(ORDO NEWS) — On the outskirts of the city of El-Ali (Somalia), for many years, a large rusty stone lay near the well. Local shepherds knew about it well, as they often came here to quench their thirst and water their animals.
They used the boulder as an anvil, its smooth metal surface perfect for sharpening blades in the field. But the most interesting thing about this stone is its history, which was passed down by Somali shepherds from generation to generation. According to the legend, the boulder fell from the sky.
And it turned out to be true! According to scientists, the boulder really turned out to be a meteorite that arose at the dawn of the formation of the solar system. A recent study showed that he brought three minerals to our planet at once that are not found on Earth. All of them contain information about events,
What is known about the El Ali meteorite
Miners from a small mining company discovered a meteorite in 2019. The stone immediately attracted their attention, as it was smooth, large and had the color of rusty metal. When it was hit with a hammer, there was a characteristic ringing sound, as when hitting a metal surface.
Despite the fact that the local population has long known about this meteorite, it has not been scientifically documented. When the Somali government refused to buy the find, the mining company exported the meteorite to China, where it remains to this day.
By the way, the buyer for the ancient meteorite could not be found to this day. But small samples of it were sent to scientists for further analysis and confirmation that the boulder is actually a meteorite.
The meteorite was named El Ali, that is, in honor of the city where it was found. It turned out to be the ninth largest of all meteorites ever discovered on Earth, and its weight is about 15 tons.
The stone is mainly composed of iron and nickel, like many other meteorites that originated from the cores of broken asteroids or planetesimals, which have a core similar to that of our planet.
Space crystals inside a meteorite
One of the sections of the meteorite fell into the hands of the curator of the meteorite collection of the University of Alberta, Chris Hurd. While studying it, he noticed several crystals that had an unusual composition.
Further analysis showed that the composition and structure of these crystals had never been found in nature before, so they are unknown to science.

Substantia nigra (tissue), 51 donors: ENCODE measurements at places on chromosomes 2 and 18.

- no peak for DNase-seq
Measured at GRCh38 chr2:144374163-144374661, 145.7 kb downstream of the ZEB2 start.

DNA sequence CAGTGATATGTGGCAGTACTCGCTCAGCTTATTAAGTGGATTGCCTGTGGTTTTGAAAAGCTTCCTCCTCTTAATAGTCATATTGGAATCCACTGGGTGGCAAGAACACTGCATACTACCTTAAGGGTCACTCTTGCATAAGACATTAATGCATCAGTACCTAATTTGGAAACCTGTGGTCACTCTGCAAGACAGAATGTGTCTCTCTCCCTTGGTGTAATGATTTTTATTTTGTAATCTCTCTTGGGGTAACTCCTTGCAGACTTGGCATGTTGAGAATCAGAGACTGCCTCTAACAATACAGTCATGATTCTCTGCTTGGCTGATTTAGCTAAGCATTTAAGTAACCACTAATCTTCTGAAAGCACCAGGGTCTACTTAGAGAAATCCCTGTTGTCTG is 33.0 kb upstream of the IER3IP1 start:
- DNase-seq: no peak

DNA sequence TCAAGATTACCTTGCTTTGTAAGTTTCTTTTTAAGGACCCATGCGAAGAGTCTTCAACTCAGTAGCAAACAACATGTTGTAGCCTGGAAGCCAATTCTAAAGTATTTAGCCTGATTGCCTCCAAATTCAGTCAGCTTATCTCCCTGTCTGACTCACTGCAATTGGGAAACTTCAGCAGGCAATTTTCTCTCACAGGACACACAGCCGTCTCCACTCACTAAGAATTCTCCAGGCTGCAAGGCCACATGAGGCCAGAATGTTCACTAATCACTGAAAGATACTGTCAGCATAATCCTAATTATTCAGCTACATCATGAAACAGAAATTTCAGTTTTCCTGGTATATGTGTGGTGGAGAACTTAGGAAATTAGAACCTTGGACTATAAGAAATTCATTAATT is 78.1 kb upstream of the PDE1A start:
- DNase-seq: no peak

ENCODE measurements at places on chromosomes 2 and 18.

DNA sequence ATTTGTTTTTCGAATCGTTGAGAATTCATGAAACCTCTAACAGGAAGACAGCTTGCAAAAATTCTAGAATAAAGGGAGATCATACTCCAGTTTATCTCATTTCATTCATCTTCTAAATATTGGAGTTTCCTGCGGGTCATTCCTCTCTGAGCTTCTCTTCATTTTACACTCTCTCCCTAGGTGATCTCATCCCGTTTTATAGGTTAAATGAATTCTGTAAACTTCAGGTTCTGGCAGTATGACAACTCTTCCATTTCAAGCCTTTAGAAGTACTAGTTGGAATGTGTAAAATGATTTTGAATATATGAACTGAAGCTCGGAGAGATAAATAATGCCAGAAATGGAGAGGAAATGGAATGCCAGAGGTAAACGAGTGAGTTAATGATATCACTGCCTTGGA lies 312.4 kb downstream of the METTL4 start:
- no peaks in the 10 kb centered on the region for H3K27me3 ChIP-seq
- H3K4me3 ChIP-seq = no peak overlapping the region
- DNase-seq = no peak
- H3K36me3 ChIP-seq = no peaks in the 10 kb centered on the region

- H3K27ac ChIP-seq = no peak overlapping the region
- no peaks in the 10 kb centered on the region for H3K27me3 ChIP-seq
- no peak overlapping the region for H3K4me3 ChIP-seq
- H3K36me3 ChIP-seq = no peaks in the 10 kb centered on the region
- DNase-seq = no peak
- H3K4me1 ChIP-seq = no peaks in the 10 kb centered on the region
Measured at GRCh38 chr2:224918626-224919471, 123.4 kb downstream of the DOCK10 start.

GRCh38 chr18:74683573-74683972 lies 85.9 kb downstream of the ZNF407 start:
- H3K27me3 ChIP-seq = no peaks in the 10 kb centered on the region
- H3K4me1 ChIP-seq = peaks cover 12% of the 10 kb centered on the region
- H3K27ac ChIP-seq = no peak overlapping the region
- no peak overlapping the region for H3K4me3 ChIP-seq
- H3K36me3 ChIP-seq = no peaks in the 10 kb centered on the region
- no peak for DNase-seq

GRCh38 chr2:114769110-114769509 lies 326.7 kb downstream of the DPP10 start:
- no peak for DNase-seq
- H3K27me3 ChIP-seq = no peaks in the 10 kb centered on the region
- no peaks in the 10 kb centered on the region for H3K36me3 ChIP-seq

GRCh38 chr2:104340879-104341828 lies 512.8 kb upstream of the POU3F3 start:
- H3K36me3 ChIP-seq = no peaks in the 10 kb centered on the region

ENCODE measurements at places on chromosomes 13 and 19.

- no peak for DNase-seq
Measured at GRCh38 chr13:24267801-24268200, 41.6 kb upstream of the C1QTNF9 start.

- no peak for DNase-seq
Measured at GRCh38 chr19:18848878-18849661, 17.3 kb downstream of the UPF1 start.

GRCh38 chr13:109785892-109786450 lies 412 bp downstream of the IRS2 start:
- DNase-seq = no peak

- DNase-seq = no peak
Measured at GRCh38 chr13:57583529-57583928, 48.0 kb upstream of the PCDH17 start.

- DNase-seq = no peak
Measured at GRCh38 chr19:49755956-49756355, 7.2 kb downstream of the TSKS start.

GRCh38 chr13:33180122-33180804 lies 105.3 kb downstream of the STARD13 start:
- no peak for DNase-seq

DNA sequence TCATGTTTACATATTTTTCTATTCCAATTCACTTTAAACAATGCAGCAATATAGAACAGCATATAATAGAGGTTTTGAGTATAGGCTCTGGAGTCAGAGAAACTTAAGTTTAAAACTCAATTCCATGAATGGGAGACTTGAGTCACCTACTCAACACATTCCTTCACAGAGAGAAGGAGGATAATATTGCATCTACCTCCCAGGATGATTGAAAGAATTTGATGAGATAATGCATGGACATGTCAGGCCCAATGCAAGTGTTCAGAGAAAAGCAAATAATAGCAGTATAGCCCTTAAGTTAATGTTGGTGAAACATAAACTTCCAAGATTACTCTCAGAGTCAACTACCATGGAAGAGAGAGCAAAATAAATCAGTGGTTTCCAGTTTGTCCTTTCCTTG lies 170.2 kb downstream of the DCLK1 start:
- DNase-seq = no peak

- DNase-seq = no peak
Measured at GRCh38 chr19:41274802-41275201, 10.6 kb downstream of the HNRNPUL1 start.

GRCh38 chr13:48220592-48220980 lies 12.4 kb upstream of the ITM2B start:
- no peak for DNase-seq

The scientist named one of the minerals elalite, in honor of the meteorite itself, and the second – elkinstantonite, in honor of Lindy Elkins-Tanton, a planetary scientist, the principal investigator of NASA‘s upcoming Psyche mission, which will study the metallic asteroid.
The third mineral was identified by employees of the California Institute of Technology. It was named olsenite, after the late Edward Olsen, former curator of the Field Museum of Natural History in Chicago. Edward Olsen once suggested the existence of a mineral that now bears his name.
Is the origin of the solar system “encrypted” in minerals?
The minerals found in the meteorite are contained in the form of small inclusions. Scientists are still figuring out the exact conditions under which they formed.
But the very fact that they are scattered throughout the meteorite, and not concentrated in one place, allows researchers to draw some conclusions now.
Minerals crystallized in the meteorite not gradually, but over time, as the metal solidified. The three new minerals were formed when almost all of the metal had already cooled down, leaving only tiny molten droplets. Ultimately, they also crystallized, forming these inclusions.
The general chemical composition of the rock shows that the cooling process most likely did not take place in the core of the asteroid, as happened with most other iron meteorites. The metal likely crystallized near the planet after colliding with other solids.
The bodies that collided could be the cores of shattered asteroids, or perhaps they were space rocks known as chondrites, which contain a significant amount of metal mixed with the rock.
Either way, the objects collided at incredibly high speeds, causing them to melt. Similar collisions occur in our time in the asteroid belt, where the speed of objects exceeds 18,000 kilometers per hour.
“The study of meteorite mineralogy is “armchair study of the solar system” in many ways. We are trying to limit the diversity of conditions that have existed on different planetary bodies,” says Chris Hurd.
More detailed information about the minerals and the meteorite itself probably appeared after additional research. As for its future, it remains in question. Somali scientists demand that the government return the stone to the country.
But, it is quite possible that it will be sold to a third party, while the Somali government will receive part of the money from its sale.
Contact us: [email protected]